He means
His own eye.
But in Music
You can see nothing.
And you are unable
To touch it
With your fingers.
The General disapproves of Art;
And it makes him nervous
To hear Music.

The General says that,
As far as he can make out,
All musicians
Have been German —
but he can only remember
The name of one —
As the war
Was German
In origin,
It is obvious
That it was made
By German composers,
And not
By German Generals —
Many of whom were fine fellows
Who loved a good joke.
The General remembers one
Who laughed like anything
At one of his stories.
The war was made by German musicians —
Just as surely
As our own
Pacific and imaginative policy
Was interpreted
By Kipling and Lady Butler

“Never trust a Man
Who plays the Piano”
The General says.
He thinks that,
In the main,
The British have a sound instinct
In this matter.
Probably Charles I
Played the piano —
And at any rate
He collected
The English would never
Behead anyone
for governing badly;
It is only Barbarians,
Like the Russians,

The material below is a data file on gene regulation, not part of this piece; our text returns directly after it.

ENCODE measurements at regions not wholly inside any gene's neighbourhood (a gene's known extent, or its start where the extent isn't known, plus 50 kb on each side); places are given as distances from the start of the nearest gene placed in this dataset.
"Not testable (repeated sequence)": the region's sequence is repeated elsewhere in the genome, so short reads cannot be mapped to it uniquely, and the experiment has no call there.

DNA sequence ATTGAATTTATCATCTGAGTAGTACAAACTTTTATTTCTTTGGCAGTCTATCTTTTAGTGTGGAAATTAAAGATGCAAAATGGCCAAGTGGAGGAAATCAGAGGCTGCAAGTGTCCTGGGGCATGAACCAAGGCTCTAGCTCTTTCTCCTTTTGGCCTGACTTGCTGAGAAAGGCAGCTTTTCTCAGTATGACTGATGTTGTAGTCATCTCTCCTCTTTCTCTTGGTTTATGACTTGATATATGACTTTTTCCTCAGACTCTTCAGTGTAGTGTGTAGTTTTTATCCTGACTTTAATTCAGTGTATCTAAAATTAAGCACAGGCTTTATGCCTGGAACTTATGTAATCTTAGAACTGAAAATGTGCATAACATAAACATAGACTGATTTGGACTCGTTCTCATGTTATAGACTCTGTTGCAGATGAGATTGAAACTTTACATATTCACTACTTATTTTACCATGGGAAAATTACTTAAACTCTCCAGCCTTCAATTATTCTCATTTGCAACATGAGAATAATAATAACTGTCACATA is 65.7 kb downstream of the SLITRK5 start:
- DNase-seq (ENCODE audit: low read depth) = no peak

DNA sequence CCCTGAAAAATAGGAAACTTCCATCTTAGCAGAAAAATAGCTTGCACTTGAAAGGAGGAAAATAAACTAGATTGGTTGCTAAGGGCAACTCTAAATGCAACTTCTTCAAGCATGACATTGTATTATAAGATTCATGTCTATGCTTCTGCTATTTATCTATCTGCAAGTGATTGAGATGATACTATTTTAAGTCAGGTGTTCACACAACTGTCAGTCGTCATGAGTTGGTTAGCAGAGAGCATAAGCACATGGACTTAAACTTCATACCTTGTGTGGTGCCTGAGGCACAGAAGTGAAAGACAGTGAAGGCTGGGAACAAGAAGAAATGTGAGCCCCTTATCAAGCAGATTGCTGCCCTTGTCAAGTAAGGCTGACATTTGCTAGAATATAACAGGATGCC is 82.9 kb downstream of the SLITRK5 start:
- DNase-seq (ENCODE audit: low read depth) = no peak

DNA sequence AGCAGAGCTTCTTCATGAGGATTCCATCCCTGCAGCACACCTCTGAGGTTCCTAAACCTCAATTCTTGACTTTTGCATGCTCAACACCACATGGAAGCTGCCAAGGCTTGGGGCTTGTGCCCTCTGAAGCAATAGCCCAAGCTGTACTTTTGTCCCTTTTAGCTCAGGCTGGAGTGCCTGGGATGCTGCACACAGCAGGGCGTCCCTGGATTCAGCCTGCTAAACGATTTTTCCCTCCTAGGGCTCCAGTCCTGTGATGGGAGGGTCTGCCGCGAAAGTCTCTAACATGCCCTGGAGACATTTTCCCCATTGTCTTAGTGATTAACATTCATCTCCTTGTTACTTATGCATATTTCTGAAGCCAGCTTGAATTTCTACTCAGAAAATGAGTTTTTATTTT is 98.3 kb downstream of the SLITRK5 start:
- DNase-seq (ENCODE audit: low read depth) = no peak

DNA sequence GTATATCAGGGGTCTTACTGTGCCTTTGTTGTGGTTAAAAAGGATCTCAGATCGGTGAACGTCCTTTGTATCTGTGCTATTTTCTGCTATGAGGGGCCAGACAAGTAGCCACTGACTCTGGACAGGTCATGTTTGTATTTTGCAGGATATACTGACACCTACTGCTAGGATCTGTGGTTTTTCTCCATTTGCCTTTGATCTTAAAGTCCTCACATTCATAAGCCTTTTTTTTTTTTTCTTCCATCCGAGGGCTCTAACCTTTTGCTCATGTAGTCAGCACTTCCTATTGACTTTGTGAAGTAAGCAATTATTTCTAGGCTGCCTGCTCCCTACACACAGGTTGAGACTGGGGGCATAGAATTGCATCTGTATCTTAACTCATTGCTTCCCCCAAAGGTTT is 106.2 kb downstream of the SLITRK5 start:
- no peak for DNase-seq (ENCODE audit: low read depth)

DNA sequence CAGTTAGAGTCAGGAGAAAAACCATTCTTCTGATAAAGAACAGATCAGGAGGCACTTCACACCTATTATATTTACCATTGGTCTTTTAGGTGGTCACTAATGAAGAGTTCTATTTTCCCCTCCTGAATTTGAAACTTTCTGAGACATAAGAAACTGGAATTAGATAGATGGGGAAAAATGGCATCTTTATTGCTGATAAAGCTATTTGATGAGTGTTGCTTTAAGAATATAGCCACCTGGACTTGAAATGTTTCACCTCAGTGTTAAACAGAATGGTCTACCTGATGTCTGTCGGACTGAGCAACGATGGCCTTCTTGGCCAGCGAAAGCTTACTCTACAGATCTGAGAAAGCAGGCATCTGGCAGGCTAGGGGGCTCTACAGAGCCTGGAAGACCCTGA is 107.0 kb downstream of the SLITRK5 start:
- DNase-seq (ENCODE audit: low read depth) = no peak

Who do this.
The General disapproves of Art.

But, of all these things,
The General says
He dislikes poetry most.
Kipling is different,
He is a Man-of-the-World.
But the General says
That if he got hold
Of one of those long-haired
Conscientious Objectors,
Who write things
Which don’t even rhyme
He’d …………
Yes, dear,
I’ll put on my hat.”

Source: Published in “The Apple (of Beauty and Discord)” London, England: Volume 1, Number 1, January, 1920, pages 33 – 34
[ Later versions were slightly poet altered ]

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Sons of Canada – A 1915 British journalistic poetically expressed deification of the CEF